My kids already know their numbers and shapes, but we have still been able to use the Math Wipe Clean Activity Cards to work on several skills. For example, XGirl worked on fractions using the shapes cards. I asked her to divide the shapes in half, as she did by turning this ellipse into a sliced pizza.
I used the number and mathematical symbols cards to teach QBoy a lesson on less than and greater than. I placed two numbers in front of him and asked him to put the correct symbol between the numbers.
QBoy and I also used the cards to make mathematical equations. I created an equation, leaving out one of the numbers. He had to figure out what the missing number was and supply it to complete the equation. Then I had him read the entire equation to me to practice his math vocabulary.
Summary review of the Hop Play Wipe Clean Activity Cards
Overall, there are many things to like about these Wipe Clean Activity Cards:
- The cards are made of good quality materials.
- The pictures are bright, colorful, and fun for kids.
- The marker writes easily on the cards and – perhaps more importantly – cleans easily too.
- The cards come with a ring through the hole punched in the top. This is a nice feature that makes the cards quite easy to keep together and/or to take to other places.
- The cards come with a list of over 20 different activities and games for using the cards to help kids learn. The suggested games are fun and will appeal to kids at a variety of developmental stages.
There were, however, a couple of changes that would make the cards even better.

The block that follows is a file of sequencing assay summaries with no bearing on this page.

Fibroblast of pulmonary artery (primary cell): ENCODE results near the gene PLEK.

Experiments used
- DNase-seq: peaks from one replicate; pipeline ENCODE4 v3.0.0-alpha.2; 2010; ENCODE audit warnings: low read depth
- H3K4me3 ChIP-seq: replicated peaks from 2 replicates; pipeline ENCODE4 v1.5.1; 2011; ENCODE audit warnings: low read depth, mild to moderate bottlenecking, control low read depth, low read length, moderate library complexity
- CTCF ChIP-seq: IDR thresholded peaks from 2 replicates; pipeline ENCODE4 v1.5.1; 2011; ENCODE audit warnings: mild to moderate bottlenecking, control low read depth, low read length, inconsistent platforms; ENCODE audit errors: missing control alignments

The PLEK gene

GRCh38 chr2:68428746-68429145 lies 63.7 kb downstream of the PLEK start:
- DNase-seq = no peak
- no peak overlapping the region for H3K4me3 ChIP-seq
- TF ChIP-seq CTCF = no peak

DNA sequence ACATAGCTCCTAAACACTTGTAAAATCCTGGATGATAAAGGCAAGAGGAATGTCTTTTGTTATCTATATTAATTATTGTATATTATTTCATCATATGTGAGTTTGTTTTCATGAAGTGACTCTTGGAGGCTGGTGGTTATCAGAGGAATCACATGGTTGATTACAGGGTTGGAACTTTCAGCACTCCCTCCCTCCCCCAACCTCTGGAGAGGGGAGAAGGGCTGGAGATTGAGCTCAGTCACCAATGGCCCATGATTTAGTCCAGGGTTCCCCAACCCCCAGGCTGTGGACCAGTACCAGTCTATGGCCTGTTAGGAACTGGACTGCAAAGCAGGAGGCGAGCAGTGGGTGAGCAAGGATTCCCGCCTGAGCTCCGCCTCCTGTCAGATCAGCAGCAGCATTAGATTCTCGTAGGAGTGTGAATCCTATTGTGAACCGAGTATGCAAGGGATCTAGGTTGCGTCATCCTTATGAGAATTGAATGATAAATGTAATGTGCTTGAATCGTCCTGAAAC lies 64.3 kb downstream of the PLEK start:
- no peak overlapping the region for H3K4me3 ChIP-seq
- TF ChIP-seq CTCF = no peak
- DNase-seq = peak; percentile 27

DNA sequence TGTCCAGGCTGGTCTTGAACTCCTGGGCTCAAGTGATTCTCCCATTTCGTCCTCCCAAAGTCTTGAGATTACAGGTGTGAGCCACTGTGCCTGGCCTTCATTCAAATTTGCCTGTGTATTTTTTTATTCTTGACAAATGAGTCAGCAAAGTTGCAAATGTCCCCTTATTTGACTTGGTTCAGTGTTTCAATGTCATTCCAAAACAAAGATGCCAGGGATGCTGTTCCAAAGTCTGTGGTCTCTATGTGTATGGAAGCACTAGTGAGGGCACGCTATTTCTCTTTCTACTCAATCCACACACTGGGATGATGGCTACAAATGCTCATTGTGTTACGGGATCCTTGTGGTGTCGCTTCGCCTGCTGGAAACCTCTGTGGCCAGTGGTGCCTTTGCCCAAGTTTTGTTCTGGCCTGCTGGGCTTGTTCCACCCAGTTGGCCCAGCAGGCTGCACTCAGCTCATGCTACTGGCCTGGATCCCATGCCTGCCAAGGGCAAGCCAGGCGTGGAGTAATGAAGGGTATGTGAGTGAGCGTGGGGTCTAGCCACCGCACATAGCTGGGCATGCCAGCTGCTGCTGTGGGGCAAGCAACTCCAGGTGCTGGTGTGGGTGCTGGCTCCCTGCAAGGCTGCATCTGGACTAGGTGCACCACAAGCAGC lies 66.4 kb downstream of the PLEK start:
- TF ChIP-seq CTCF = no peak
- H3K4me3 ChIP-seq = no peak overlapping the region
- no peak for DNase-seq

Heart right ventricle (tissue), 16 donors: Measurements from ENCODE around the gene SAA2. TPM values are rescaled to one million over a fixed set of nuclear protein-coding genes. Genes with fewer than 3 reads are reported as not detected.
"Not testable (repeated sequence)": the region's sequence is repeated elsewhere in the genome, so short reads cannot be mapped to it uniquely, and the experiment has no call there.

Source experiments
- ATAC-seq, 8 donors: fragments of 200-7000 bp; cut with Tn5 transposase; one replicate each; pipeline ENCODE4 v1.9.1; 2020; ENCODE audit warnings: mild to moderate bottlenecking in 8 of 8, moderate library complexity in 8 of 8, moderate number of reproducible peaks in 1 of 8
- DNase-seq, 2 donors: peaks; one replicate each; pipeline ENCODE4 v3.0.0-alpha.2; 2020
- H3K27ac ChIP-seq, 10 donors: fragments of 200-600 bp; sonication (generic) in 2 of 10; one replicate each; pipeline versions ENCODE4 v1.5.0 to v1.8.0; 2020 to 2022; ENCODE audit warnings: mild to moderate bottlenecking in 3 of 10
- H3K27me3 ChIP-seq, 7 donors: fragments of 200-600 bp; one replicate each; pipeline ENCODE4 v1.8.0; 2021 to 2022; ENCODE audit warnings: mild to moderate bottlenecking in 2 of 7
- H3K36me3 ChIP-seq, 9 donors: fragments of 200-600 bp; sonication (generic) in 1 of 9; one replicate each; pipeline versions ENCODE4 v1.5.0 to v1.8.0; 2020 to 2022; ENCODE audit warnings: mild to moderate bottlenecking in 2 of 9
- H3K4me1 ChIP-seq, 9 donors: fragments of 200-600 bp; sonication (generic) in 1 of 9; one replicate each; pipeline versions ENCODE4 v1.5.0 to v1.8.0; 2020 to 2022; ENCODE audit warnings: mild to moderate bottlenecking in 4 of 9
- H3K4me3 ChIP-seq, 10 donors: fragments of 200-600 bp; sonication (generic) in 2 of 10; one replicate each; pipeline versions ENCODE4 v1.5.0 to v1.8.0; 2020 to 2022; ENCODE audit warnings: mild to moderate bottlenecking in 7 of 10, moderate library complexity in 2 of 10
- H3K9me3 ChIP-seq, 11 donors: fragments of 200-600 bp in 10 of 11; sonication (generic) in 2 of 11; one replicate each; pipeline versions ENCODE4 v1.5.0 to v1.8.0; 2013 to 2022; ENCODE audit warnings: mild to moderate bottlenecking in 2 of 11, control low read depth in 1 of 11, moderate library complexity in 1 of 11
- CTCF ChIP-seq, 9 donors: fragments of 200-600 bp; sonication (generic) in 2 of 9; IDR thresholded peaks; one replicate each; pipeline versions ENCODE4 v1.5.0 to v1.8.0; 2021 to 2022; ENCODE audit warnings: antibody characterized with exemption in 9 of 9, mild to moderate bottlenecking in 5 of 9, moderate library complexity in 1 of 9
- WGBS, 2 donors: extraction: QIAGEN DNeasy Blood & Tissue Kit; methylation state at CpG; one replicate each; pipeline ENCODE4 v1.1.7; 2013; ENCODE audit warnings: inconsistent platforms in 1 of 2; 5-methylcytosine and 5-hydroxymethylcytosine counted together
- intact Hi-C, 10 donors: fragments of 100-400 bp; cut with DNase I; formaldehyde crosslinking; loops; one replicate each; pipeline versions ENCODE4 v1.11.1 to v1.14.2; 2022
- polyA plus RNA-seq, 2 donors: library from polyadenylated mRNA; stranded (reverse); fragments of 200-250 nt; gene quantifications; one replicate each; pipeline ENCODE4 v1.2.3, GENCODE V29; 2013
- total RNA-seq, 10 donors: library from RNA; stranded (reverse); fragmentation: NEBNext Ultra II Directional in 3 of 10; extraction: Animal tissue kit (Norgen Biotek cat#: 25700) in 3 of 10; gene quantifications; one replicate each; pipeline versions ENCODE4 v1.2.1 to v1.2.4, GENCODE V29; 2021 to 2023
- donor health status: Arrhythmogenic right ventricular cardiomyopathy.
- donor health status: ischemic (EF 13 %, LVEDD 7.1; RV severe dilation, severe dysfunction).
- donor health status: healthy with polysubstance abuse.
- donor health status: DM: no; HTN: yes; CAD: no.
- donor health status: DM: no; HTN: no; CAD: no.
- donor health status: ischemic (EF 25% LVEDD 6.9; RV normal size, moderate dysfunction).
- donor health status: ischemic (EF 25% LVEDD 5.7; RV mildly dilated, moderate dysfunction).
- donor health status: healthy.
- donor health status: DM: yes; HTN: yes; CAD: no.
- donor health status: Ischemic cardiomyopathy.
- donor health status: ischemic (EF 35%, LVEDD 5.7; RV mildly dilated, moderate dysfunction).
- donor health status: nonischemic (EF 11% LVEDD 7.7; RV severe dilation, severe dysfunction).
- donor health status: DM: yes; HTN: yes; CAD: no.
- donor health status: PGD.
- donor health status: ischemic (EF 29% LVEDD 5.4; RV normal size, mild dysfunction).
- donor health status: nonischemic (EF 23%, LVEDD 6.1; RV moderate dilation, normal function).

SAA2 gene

- The pictures representing several of the letters on the ABC cards did not start with the appropriate sound. For example, sheep was used on the ‘s’ card, but sheep starts with the /sh/ sound rather than the /s/ sound. Several other cards also had pictures that did not match the letters sound, including cheetah on the ‘c’ card, giraffe on the ‘g’ card, owl on the ‘o’ card, and urchin on the ‘u’ card. These issues limit the usefulness of the cards for teaching letter sounds. However, when I mentioned this issue to Hop Play they indicated that they would consider revising the cards for a future edition.
- For the number cards, I would have preferred a different font for the numbers in which the 4 is written with both upper posts going straight up rather than the left post tilting in toward the right. But this is, in my opinion, a minor concern.
- The number cards include the name of the number written out in uppercase letters, but I would have preferred for the name to be written in lowercase letters instead.
- Finally, the shape cards included an ellipse, but it was mistakenly identified as an oval. (The ends of an ellipse are the same size while the ends of an oval are different sizes.) That being said, I have seen many curriculums teach kids to call the ellipse an oval, so this issue is not unique to this product. In fact, until a few years ago, I didn’t know the difference between an oval and an ellipse myself!
More ways to teach to the alphabet
More alphabet posts from Gift of Curiosity:
- Road Letters
- Letter hunt sensory bin
- Erasing letters with a Q-tip
- Making letters with straws and play dough
- I spy letter hunt
- Spaghetti letters
- Making “alphabet soup”
- Mini letter hunt with a magnifying glass
- Kinetic sand letters
- Letter hopscotch
- Letter hop
- Yarn wrapped letters
- Rainbow letters
Products mentioned in this post: